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Mortgage Forgiveness Debt Relief Act is helping homeowners


On December 18, 2007, Congress passed the Mortgage Forgiveness Debt Relief Act of 2007 (Mortgage Debt Relief Act), providing some major assistance to certain homeowners struggling to make their mortgage payments. The centerpiece of the new law is a three-year exception to the long-standing rule under the Tax Code that mortgage debt forgiven by a lender constitutes taxable income to the borrower. However, the new law does not alleviate all the pain of all troubled homeowners but, in conjunction with a mortgage relief plan recently announced by the Treasury Department, the Act provides assistance to many subprime borrowers.

Cancellation of debt income:

When a lender forecloses on property, sells the home for less than the borrower’s outstanding mortgage debt and forgives all, or part, of the unpaid debt, the Tax Code generally treats the forgiven portion of the mortgage debt as taxable income to the homeowner. This is regarded as “cancellation of debt income” (reported on a Form 1099) and taxed to the borrower at ordinary income tax rates.

Example. Mary’s principal residence is subject to a $250,000 mortgage debt. Her lender forecloses on the property in 2008. Her home is sold for $200,000 due to declining real estate values. The lender forgives the $50,000 difference leaving Mary with $50,000 in discharge of indebtedness income. Without the new exclusion in the Mortgage Debt Relief Act, Mary would have to pay income taxes on the $50,000 cancelled debt income.

The Mortgage Debt Relief Act:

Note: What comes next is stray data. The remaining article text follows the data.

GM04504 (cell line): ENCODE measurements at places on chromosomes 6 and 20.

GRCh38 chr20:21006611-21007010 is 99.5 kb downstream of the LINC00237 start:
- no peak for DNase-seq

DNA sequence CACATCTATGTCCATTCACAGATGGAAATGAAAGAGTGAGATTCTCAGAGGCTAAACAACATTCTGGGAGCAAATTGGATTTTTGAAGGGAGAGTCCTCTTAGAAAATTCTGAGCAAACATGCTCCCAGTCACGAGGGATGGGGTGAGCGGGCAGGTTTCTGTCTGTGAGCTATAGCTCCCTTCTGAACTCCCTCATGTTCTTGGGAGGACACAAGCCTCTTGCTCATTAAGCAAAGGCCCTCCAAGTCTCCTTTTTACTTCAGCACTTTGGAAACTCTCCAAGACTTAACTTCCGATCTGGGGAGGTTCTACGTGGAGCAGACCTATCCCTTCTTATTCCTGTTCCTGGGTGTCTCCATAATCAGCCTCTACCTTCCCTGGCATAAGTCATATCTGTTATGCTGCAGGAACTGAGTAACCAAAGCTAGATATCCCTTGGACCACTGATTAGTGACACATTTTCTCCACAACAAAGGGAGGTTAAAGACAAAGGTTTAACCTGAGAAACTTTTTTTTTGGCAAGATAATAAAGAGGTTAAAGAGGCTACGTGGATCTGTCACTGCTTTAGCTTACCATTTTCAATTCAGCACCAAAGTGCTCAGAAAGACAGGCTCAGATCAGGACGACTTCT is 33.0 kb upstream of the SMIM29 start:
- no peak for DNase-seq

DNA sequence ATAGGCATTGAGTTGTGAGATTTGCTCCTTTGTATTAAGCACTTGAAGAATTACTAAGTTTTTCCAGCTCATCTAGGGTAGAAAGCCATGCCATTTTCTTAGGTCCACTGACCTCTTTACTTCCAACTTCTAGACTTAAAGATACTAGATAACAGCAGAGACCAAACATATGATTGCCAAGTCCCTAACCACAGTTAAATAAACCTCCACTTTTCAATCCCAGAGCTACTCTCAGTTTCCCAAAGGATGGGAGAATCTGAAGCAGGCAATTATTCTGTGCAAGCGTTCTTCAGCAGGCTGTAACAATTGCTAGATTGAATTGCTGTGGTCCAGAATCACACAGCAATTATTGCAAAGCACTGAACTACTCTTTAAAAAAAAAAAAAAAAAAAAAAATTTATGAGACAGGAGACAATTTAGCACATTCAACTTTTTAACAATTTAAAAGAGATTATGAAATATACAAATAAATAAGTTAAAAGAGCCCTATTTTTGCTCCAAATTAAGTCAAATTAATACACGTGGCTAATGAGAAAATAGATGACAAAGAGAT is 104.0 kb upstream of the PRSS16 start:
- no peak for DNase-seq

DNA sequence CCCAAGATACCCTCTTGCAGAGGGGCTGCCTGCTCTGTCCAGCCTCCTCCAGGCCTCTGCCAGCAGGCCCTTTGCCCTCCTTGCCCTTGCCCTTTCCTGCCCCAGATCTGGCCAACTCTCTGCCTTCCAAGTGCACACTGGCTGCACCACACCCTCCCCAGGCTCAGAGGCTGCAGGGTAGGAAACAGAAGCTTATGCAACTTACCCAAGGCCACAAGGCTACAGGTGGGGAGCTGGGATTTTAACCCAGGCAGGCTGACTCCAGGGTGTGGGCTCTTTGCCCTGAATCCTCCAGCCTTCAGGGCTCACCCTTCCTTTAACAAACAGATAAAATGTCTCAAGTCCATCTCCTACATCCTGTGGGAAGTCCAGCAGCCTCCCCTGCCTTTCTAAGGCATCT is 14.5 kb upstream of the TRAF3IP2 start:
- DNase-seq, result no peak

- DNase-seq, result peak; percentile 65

The Mortgage Debt Relief Act excludes from taxation discharges of up to $2 million of indebtedness that is secured by a principal residence and was incurred to acquire, build or make substantial improvements to the taxpayer’s principal residence. While the determination of a taxpayer’s principal residence is to be based on consideration of “all the facts and circumstances,” it is generally the one in which the taxpayer lives most of the time. Therefore, vacation homes and second homes are generally excluded.

Moreover, the debt must be secured by, and used for, the principal residence. Home equity indebtedness is not covered by the new law unless it was used to make improvements to the home. “Cash out” refinancing, popular during the recent real estate boom, in which the funds were not put back into the home but were instead used to pay off credit card debt, tuition, medical expenses, or make other expenditures, is not covered by the new law. Such debt is fully taxable income unless other exceptions apply, such as bankruptcy or insolvency. Additionally, “acquisition indebtedness” includes refinancing debt to the extent the amount of the refinancing does not exceed the amount of the refinanced debt.

The Mortgage Debt Relief Act is effective for debt that has been discharged on or after January 1, 2007, and through 2012.

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Categories: Strictly TAXES!
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